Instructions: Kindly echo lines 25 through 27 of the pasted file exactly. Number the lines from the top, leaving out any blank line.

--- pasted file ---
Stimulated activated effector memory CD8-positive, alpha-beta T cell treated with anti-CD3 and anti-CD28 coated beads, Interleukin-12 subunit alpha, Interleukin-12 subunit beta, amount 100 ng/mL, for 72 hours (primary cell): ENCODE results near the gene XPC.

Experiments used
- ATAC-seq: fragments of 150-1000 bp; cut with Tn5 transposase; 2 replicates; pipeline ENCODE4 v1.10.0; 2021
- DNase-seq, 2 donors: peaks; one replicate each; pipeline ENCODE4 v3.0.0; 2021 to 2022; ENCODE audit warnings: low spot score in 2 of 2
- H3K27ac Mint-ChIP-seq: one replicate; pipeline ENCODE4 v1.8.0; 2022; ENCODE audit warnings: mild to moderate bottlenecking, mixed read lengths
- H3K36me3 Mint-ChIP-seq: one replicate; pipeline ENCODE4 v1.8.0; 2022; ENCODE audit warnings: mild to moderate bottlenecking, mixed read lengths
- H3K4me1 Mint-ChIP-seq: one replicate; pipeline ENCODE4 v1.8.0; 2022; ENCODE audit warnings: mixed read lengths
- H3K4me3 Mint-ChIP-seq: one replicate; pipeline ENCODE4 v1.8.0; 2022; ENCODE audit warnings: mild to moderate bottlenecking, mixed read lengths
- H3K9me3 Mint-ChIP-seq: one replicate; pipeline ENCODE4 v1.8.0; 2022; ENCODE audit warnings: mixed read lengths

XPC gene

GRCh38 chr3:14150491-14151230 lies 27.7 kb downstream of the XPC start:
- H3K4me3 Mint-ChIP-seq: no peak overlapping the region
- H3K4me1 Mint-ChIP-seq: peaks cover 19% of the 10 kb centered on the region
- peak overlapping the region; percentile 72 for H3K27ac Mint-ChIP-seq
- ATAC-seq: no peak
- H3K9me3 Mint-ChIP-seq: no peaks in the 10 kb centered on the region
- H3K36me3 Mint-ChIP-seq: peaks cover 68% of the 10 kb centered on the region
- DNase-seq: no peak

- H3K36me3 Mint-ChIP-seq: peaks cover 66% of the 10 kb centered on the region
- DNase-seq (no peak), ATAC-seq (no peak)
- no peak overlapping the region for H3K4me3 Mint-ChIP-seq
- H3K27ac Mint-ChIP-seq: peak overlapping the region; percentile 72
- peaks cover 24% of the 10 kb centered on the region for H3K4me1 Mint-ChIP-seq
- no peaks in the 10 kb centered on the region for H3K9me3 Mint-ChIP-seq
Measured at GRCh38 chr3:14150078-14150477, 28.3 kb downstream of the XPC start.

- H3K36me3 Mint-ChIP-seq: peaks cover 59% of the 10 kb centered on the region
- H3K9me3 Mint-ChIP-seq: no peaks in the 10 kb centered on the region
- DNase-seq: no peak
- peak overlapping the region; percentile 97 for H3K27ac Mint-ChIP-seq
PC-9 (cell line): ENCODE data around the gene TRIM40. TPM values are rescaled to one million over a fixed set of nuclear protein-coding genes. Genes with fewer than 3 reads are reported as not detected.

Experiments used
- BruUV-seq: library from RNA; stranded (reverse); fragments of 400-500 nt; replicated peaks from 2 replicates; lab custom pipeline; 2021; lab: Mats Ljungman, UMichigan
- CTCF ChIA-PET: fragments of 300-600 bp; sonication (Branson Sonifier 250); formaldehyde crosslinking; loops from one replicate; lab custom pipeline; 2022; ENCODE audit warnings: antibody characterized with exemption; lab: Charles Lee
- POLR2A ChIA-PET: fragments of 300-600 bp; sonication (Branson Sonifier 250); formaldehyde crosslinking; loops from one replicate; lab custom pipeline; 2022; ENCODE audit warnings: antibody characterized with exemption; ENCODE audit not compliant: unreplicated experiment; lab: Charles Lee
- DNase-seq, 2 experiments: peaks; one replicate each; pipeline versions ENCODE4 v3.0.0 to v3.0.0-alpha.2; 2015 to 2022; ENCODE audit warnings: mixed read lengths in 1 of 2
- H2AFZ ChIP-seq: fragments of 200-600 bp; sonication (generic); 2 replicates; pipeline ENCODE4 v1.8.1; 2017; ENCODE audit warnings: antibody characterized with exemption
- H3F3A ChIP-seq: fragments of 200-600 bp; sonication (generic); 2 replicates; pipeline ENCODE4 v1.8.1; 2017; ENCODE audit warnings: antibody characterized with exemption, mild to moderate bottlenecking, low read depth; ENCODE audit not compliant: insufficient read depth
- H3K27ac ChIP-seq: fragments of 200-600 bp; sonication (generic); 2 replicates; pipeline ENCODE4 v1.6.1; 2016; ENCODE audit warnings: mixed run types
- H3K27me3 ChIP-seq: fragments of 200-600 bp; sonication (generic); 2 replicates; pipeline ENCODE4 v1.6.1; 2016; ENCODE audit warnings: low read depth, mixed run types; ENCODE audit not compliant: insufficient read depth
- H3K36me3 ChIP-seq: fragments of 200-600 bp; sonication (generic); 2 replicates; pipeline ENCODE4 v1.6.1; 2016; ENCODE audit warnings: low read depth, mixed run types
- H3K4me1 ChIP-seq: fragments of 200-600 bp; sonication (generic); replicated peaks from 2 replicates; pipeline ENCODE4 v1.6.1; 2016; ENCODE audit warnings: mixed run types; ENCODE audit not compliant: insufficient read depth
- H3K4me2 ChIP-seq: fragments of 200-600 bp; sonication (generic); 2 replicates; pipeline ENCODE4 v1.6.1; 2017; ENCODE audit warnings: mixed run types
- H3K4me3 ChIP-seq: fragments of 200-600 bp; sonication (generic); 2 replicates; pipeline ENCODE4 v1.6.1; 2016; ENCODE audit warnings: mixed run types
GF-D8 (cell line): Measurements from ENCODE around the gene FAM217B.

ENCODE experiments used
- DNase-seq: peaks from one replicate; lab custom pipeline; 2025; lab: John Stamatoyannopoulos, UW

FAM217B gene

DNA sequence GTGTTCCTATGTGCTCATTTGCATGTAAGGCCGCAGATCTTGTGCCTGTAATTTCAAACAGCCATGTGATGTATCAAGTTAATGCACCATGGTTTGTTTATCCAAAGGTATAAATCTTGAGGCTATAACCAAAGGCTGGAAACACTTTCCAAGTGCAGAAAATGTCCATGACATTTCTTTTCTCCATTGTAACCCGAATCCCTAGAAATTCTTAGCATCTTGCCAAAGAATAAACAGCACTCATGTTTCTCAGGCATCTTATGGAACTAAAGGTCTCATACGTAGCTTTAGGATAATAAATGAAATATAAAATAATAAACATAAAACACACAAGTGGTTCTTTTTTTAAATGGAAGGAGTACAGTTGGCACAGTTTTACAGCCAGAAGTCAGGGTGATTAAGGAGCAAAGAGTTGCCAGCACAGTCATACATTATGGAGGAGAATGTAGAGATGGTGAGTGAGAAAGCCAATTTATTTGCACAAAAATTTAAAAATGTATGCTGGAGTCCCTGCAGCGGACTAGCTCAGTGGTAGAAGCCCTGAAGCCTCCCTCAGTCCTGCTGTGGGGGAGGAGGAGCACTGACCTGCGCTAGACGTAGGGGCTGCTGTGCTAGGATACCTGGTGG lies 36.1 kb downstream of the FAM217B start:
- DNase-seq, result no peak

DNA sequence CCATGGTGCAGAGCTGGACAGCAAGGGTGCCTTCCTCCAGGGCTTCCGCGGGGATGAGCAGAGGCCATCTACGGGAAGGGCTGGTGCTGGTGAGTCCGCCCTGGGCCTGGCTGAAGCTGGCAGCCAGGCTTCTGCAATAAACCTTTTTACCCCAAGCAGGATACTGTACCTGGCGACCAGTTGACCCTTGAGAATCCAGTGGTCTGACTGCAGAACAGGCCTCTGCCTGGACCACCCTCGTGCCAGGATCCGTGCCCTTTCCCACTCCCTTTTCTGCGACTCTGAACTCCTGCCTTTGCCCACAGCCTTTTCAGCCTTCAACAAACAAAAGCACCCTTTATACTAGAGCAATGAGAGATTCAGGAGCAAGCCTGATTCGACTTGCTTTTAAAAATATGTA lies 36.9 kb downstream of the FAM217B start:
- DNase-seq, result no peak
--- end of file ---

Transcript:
Measured at GRCh38 chr3:14150078-14150477, 28.3 kb downstream of the XPC start.

- H3K36me3 Mint-ChIP-seq: peaks cover 59% of the 10 kb centered on the region
- H3K9me3 Mint-ChIP-seq: no peaks in the 10 kb centered on the region